The richness of that experience is evident in this book. Researched over the course of many years, it stitches together history, folklore and hundreds of encounters with individual Bangladeshis to give a thorough picture of the structural injustices that have led to the present situation.

“The position of Bangladesh in the division of labour of globalism today is not to clothe the nakedness of the world but to provide it with limitless, cheap garments,” he writes. “The workers are disposable, rags of humanity, as it were, used up like any other raw material in the cause of production for export.”

In lyrical prose, Seabrook places the personal stories of garment workers and their families in a broader context, showing them as dots in a bigger picture of the destructive effects of British colonisation and the injustices of modern globalisation, but also as the inheritors of their history: a people who have long been associated with weaving, in a country at the mercy of the ­elements, where riverbanks break and ­water consumes whatever scant resources the poor have.

The stories of the people Seabrook meets often extend to just a few paragraphs and the chapters, too, are short, sometimes just a couple of pages. Yet this fragmentary approach never feels disjointed. Rather, each small section layers on the last, gradually building up a complex and textured whole that illustrates the ways in which big ideas – colonisation, industrialisation and deindustrialisation – play out on the smallest of levels.

What distinguishes this book is its deep historical consciousness. Quietly outraged, Seabrook sets out in detail how in the 18th century the East India Company deliberately destroyed the long-established weaving industry in Bengal in order to promote British textiles. At times, he makes specific comparisons, noting that the workers of Bengal were forced to produce opium, which was then used for sedatives and medicines that made things “less harsh for the disaffected and sometimes mutinous workers of industrial Britain”.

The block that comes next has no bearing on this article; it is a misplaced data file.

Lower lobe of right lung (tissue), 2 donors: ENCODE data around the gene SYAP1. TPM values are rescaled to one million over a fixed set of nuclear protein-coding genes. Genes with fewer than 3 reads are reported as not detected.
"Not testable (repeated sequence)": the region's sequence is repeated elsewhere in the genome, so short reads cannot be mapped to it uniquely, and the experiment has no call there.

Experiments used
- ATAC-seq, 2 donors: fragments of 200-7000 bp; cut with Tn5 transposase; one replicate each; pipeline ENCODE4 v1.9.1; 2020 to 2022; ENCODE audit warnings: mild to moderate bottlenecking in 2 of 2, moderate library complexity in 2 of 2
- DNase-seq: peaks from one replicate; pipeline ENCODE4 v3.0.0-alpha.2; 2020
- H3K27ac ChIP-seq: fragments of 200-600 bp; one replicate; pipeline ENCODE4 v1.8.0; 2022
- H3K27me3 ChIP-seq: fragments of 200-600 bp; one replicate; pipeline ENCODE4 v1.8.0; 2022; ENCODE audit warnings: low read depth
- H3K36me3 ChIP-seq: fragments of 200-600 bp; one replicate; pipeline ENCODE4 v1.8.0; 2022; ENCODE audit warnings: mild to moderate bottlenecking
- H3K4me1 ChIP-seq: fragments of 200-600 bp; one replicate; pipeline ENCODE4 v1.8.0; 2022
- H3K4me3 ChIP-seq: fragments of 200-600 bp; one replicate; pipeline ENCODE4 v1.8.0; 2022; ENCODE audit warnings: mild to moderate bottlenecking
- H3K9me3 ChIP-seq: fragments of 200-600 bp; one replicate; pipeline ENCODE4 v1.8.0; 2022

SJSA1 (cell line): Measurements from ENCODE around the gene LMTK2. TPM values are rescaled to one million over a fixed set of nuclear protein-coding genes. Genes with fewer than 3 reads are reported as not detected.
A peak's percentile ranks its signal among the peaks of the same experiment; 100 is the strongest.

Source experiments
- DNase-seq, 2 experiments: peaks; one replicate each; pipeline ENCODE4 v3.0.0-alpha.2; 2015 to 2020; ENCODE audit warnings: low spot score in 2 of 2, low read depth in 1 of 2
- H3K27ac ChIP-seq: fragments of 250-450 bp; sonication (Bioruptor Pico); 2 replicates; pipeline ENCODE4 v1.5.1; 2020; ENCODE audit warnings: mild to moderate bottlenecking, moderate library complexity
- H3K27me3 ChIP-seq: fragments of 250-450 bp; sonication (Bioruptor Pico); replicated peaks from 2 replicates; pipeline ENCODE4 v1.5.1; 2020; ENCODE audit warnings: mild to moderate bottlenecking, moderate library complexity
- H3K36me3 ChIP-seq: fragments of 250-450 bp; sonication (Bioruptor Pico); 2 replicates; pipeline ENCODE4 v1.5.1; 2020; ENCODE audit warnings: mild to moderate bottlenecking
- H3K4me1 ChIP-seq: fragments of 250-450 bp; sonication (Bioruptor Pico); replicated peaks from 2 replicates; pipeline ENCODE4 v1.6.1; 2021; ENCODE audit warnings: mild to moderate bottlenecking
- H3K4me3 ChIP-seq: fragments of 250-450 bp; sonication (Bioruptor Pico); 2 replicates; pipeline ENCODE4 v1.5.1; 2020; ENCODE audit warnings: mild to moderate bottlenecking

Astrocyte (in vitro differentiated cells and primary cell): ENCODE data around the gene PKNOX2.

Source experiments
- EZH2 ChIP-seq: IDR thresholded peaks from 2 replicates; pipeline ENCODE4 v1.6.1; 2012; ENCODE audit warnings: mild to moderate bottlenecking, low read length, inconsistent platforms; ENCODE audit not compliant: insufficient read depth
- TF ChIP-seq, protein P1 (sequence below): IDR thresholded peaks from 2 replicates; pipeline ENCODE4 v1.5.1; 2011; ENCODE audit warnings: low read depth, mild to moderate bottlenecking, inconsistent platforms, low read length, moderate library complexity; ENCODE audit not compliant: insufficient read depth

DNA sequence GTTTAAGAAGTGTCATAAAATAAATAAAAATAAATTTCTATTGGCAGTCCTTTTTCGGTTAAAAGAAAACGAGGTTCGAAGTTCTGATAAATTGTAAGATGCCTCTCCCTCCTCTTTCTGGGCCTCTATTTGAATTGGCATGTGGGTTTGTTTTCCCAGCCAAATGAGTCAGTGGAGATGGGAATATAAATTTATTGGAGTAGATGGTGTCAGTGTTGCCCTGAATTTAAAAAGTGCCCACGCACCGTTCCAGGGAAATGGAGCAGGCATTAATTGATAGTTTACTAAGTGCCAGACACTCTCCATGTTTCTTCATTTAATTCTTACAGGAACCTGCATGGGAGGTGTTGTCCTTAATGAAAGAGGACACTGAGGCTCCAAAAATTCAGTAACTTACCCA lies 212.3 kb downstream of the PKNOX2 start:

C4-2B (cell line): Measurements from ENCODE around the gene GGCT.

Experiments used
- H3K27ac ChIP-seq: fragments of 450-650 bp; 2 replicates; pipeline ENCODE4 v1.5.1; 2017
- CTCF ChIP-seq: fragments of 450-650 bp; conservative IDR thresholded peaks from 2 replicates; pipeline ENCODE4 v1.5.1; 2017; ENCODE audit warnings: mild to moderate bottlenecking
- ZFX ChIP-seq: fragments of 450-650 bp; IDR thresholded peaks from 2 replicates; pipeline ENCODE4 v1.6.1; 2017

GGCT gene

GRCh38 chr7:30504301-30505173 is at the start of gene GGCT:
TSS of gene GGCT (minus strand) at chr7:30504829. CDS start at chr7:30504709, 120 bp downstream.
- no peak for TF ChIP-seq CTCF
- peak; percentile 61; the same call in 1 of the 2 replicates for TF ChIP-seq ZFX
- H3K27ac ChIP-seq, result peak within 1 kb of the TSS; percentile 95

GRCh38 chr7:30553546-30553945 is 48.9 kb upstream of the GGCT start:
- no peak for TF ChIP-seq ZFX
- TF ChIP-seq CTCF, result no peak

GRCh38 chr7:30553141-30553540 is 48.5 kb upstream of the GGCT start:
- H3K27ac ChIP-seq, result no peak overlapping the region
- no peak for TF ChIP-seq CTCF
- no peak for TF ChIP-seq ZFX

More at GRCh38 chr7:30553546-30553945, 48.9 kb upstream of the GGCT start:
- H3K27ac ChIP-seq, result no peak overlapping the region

He also applies these contrasts, which illustrate relative privilege, to the present day, describing children at a factory in Dhaka who stitch clothes together for the lower end of the European and North American markets. “The children of the poor in Bangladesh are making clothes for the children of the poor in the west,” he writes. Elsewhere, he makes a cross-historical comparison between workers in the north of England in the 19th century and today’s Bangladeshi garment workers. Both groups are casualties of unjust capitalism.

Seabrook travels outside Dhaka, notably to Barisal, a city where poverty is so deep that families – many of which have lost what scant land they had to flooding – have no option but to send their daughters to work in the capital’s garment factories. These brief stories are woven into a fabric that displays the relentlessness of poverty in places hardly touched by modernity and the claustrophobic pressing-inwards of structural inequality.

Seabrook is at his best outlining the living conditions of the poor. He tells their stories dispassionately but vividly, always according his subjects dignity. These are people with the odds stacked against them. Lima, a garment worker who has migrated from Barisal to Dhaka, dreams of earning enough money to purchase land in her village and become self-sufficient. Seabrook explains to readers that it would take her 13 years to earn enough to buy a tenth of the land required for self-sufficiency. “Still, she goes about her daily work meekly obedient; her trust is absolute, both in the future and the grace of a God who will not fail her.”

There is not much hope in The Song of the Shirt but, sadly, that is a realistic representation of the situation. At present, for all the moments of collective outrage, there remains a huge demand in the west for cheap clothing, which is met by the supply of cheap labour in southern Asia. And if cheaper labour appears elsewhere, this industry that has sprung up so quickly that its buildings are hardly fit for purpose will instantly relocate.

Fittingly for what begins as a study of mutability, Seabrook ends with a question: “Will the resourcefulness of humanity demand a new and more ample relationship with material resources, one that does not continuously deplete the reservoirs of human energy, nor exhaust the limited treasures of a wasting planet?” We do not yet have an answer.

Samira Shackle is a freelance journalist, who tweets @samirashackle. She was formerly a staff writer for the New Statesman.

This article first appeared in the 27 August 2015 issue of the New Statesman, Isis and the new barbarism